The ‘Saw’ Movies in Review: ‘Saw V’
After the double whammy trick of Saw III and Saw IV it was looking like the series had been well planned out and had some clever ideas up its sleeve. At this point we know that Jigsaw and his apprentice Amanda are dead and Hoffman is the new villain. Let’s see how he manages.
Director: David Hackl
Cast: Tobin Bell, Costas Manylor, Scott Patterson, Betsy Russell, Julie Benz, Greg Bryk, Mark Rolston
Plot: Hoffman is now the Jigsaw killer, and intended himself to be the only ‘survivor’ of John Kramer’s final game. In spite of his plan Agent Strahm survives and begins linking Hoffman to the killings. Meanwhile, five new victims have to run a gauntlet of traps to survive.
Review: The first thing worth noting is that we have a new director at the helm, none other than David Hackl. I mention this because the film makes a big deal of it.
The films usually have the directors name at the start, but this one stood out because it’s bigger than usual and has an added shiny effect play over the letters while it holds the name on screen longer than necessary. Shit, this David Hackl must be someone of note, I’d better look him up!
Saw V was his first job as a director…but he was production designer on a couple of the previous instalments. So he’s a newbie being given a chance and likes to toot his own horn.
Obviously we’ve got a problem right out the gate with Jigsaw Classic (Bell) no longer in the game and all the other main characters dead. Instead we get this floppy hair nonce (Mandylor) as the new Jigsaw and Strahm (Patterson) trying to catch him out. The most interesting parts of this involve Hoffman getting schooled by Jigsaw, but that’s mostly just because Tobin Bell is more interesting to watch. They have managed to drag out a bunch of actors from the earlier films, which helps link everything together.
Then we have the five people stuck in the trap. These characters are more interesting to watch than Jigsaw Lite, and they have an unrevealed link tying them all together that gets revealed over time. The twist that they all could have survived together was a nice touch, but we’d have liked to see more time spent with this group so we could see them play mind games with each other. Unfortunately the film treats them as an afterthought, slipped in to fulfil the crazy trap requirement rather than actually flesh out the story.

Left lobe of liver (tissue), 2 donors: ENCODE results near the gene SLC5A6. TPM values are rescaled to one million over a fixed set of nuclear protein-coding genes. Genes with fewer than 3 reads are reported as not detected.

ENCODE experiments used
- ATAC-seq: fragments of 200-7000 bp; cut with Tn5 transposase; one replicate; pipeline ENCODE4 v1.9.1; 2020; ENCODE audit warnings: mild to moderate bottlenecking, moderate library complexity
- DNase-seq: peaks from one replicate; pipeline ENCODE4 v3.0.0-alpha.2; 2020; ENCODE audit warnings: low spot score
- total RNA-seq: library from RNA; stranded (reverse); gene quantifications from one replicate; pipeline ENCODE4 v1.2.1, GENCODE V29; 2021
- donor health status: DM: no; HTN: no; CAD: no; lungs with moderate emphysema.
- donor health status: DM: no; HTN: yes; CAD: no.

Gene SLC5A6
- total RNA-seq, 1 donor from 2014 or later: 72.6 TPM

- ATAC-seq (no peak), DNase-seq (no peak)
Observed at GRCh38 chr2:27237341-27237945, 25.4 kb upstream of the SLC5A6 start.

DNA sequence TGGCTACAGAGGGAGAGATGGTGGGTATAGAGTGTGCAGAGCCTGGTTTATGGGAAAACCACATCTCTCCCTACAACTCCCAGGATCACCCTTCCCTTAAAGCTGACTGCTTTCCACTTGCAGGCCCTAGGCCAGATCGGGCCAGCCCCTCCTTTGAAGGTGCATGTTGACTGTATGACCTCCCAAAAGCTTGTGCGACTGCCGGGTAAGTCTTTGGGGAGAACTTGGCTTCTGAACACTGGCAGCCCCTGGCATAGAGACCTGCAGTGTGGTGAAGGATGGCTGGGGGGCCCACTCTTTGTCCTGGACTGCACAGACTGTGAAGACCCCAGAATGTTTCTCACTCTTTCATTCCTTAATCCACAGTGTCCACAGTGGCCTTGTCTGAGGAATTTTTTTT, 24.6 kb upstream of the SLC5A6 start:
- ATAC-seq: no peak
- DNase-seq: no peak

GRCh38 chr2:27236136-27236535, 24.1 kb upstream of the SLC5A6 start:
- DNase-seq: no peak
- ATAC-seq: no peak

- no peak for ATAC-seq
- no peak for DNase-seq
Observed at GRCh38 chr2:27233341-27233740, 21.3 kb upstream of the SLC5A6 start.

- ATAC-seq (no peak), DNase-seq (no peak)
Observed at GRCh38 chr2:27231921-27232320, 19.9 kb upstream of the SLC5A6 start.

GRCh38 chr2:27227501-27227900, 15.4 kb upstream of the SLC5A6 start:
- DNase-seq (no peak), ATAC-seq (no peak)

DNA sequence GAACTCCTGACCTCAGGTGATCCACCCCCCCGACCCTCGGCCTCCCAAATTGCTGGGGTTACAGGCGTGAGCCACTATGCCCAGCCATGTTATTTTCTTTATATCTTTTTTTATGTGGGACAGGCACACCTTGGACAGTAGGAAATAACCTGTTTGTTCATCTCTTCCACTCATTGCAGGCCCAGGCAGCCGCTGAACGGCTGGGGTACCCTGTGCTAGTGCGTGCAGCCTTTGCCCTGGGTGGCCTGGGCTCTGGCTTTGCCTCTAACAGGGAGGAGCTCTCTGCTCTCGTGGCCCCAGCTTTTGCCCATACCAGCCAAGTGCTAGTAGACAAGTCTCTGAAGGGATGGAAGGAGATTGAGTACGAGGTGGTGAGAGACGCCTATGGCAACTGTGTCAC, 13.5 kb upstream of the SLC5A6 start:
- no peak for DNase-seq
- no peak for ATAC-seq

We do seem have reached the point where tying all the plots together into one big game starts causing problems, as they don’t seem to have planned this far ahead. Kramer’s ex-wife, now widow, gets bequeathed a big, scary locked box in Jigsaw’s will and the lawyer just…hands it over? Given the nature of Jigsaw’s crimes and the publicity generated by his killing spree, did the authorities not look into his will or pay attention to his widow? Perhaps the lawyer might’ve thought to say to someone, “hey, that crazy Jigsaw guy left this giant, creepy box in my possession and his wife somehow had a key to it”. We’re stretching credibility at this point and at some point that’s going to break.
This review is going to be shorter than the others thus far because this is a much less substantial film than the others. This is because the movie is noticeably less substantial. Instead of clever twists and original concepts this drags out footage from the previous four films like it’s getting a 20c return for recycling. The departure of the original team is showing the seams. It’s only the five people in the traps that make this slightly interesting.
It’s ironic that the poster shows someone else wearing Jigsaw’s face, because this does feel like an imposter.
Rating: FOUR out of TEN
MOST HORRIFIC TRAP: Really not a lot to chose from here. Nothing is a stand-out, with the trick that all the group traps could have been survivable being noteworthy. Of these the sawblade blood sacrifice is the most gut-churning simply for how it cuts up their hands. Ick.